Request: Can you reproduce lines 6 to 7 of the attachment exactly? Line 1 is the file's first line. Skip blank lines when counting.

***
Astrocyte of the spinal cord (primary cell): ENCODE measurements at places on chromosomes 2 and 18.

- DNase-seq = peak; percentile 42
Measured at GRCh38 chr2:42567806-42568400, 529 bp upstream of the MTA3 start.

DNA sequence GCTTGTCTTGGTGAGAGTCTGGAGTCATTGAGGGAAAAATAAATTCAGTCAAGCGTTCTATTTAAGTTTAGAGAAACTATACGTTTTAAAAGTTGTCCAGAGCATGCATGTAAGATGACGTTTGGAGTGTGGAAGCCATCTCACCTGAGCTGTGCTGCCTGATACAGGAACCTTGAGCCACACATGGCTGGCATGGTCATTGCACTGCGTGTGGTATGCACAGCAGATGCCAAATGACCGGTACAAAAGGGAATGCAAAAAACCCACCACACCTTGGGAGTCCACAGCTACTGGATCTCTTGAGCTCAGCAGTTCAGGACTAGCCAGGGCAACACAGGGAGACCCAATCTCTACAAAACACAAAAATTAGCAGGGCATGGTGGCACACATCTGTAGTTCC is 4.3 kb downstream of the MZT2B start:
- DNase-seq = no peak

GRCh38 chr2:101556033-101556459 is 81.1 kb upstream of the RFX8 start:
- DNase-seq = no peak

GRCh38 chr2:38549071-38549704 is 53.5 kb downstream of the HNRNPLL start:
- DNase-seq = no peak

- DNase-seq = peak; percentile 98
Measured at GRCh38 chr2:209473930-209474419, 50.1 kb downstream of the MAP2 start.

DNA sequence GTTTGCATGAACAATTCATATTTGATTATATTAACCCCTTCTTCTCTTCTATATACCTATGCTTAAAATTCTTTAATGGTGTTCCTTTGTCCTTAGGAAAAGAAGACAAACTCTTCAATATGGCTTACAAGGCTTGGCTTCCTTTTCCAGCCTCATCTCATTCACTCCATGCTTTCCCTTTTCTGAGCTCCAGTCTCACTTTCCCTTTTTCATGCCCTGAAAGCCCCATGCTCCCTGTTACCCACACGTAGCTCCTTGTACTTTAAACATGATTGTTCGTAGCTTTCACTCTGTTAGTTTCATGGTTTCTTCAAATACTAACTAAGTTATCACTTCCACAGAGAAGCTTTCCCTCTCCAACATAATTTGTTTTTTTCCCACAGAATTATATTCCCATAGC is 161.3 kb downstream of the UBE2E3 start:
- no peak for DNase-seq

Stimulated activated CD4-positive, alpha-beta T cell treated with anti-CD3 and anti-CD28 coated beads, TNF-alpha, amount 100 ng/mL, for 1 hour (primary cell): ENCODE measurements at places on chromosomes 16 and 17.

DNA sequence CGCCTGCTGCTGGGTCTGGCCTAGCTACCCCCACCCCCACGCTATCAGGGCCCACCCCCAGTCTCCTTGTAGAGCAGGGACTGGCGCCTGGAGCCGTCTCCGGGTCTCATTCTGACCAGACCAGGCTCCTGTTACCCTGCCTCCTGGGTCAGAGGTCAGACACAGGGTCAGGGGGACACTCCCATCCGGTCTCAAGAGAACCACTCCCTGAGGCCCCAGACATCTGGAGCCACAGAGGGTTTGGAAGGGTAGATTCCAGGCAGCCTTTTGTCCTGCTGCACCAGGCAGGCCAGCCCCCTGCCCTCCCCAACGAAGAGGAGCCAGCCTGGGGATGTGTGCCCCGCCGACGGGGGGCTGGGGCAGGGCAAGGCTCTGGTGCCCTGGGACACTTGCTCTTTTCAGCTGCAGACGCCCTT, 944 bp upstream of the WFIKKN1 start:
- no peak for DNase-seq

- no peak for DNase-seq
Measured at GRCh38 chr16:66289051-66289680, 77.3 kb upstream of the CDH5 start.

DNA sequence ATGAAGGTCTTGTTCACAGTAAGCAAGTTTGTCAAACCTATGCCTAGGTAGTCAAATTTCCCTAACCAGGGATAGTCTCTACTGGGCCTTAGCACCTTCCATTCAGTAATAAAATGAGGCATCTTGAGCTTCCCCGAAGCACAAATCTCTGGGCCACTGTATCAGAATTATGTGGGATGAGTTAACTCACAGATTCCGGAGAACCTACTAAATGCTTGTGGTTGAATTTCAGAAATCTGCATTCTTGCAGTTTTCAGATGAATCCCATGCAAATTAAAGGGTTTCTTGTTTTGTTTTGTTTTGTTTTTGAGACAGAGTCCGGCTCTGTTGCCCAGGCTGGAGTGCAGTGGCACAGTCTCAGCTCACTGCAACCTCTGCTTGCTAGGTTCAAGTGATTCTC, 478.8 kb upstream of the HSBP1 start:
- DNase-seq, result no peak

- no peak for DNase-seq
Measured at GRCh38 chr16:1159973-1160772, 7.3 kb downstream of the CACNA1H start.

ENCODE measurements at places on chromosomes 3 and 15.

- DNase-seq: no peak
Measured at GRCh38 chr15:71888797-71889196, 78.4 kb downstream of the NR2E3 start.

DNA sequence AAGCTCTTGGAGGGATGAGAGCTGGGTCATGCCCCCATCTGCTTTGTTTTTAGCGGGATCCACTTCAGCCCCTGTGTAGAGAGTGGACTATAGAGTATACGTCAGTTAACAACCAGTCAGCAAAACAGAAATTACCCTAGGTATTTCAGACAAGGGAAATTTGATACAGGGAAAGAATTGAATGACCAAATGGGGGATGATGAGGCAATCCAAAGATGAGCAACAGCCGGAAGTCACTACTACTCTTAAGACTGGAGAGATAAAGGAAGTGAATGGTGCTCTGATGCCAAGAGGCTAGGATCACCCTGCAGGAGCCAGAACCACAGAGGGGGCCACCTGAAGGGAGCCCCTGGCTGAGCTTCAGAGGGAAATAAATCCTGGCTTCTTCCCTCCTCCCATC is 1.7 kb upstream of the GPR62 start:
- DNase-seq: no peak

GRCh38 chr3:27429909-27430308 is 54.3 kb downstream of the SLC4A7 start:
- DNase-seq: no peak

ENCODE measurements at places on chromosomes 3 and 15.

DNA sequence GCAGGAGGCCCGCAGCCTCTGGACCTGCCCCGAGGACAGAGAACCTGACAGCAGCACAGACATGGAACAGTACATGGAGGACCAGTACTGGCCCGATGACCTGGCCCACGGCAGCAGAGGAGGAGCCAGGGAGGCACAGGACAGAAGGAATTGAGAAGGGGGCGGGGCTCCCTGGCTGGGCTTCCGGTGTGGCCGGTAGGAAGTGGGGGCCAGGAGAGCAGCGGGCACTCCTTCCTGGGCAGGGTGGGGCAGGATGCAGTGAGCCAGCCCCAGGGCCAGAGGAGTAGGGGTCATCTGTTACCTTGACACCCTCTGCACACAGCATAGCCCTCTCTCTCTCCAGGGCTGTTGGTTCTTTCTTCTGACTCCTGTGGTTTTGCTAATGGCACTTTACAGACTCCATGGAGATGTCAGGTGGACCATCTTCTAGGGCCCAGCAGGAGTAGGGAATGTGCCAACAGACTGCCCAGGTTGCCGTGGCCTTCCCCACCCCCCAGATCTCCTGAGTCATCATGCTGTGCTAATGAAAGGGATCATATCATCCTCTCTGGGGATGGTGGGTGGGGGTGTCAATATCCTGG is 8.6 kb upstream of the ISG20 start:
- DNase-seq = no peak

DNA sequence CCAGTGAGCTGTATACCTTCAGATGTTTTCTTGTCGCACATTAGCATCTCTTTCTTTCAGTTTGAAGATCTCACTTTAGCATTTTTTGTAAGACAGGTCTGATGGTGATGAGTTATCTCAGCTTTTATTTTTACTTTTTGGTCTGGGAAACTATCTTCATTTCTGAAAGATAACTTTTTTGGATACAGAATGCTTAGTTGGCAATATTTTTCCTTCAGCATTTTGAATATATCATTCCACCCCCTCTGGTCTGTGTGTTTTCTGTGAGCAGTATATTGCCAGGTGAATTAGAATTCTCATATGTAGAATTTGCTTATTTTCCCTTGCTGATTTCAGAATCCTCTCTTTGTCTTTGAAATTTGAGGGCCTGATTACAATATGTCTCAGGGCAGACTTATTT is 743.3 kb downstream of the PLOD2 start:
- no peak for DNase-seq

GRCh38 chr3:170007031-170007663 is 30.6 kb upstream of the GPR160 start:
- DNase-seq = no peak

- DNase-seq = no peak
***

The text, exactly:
GRCh38 chr2:101556033-101556459 is 81.1 kb upstream of the RFX8 start:
- DNase-seq = no peak